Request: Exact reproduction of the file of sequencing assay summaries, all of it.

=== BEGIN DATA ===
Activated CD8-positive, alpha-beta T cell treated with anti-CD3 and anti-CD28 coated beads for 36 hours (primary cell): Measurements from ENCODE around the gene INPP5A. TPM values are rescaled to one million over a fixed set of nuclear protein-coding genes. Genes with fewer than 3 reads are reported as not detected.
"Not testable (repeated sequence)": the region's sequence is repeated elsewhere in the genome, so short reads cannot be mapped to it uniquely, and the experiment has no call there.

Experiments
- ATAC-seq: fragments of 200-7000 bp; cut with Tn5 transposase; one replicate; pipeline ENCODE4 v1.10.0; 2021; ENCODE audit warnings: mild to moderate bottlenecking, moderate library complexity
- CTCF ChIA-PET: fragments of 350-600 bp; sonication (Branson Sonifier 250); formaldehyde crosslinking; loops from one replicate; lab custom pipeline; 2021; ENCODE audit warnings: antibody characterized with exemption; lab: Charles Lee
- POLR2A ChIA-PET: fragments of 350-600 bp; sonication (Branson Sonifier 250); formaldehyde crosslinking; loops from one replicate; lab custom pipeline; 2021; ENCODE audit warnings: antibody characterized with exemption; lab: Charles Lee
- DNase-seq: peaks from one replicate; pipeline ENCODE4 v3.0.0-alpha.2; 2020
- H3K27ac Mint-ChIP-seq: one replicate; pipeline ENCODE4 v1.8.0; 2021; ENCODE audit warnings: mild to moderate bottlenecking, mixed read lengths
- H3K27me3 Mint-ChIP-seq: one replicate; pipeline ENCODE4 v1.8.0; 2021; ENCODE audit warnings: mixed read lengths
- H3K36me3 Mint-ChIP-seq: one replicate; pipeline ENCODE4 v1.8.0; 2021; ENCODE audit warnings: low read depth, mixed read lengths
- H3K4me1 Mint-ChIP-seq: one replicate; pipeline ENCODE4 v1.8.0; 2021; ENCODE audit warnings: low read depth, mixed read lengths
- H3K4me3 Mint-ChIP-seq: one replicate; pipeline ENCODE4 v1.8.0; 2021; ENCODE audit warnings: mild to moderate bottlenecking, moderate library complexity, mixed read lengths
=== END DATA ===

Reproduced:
Activated CD8-positive, alpha-beta T cell treated with anti-CD3 and anti-CD28 coated beads for 36 hours (primary cell): Measurements from ENCODE around the gene INPP5A. TPM values are rescaled to one million over a fixed set of nuclear protein-coding genes. Genes with fewer than 3 reads are reported as not detected.
"Not testable (repeated sequence)": the region's sequence is repeated elsewhere in the genome, so short reads cannot be mapped to it uniquely, and the experiment has no call there.

Experiments
- ATAC-seq: fragments of 200-7000 bp; cut with Tn5 transposase; one replicate; pipeline ENCODE4 v1.10.0; 2021; ENCODE audit warnings: mild to moderate bottlenecking, moderate library complexity
- CTCF ChIA-PET: fragments of 350-600 bp; sonication (Branson Sonifier 250); formaldehyde crosslinking; loops from one replicate; lab custom pipeline; 2021; ENCODE audit warnings: antibody characterized with exemption; lab: Charles Lee
- POLR2A ChIA-PET: fragments of 350-600 bp; sonication (Branson Sonifier 250); formaldehyde crosslinking; loops from one replicate; lab custom pipeline; 2021; ENCODE audit warnings: antibody characterized with exemption; lab: Charles Lee
- DNase-seq: peaks from one replicate; pipeline ENCODE4 v3.0.0-alpha.2; 2020
- H3K27ac Mint-ChIP-seq: one replicate; pipeline ENCODE4 v1.8.0; 2021; ENCODE audit warnings: mild to moderate bottlenecking, mixed read lengths
- H3K27me3 Mint-ChIP-seq: one replicate; pipeline ENCODE4 v1.8.0; 2021; ENCODE audit warnings: mixed read lengths
- H3K36me3 Mint-ChIP-seq: one replicate; pipeline ENCODE4 v1.8.0; 2021; ENCODE audit warnings: low read depth, mixed read lengths
- H3K4me1 Mint-ChIP-seq: one replicate; pipeline ENCODE4 v1.8.0; 2021; ENCODE audit warnings: low read depth, mixed read lengths
- H3K4me3 Mint-ChIP-seq: one replicate; pipeline ENCODE4 v1.8.0; 2021; ENCODE audit warnings: mild to moderate bottlenecking, moderate library complexity, mixed read lengths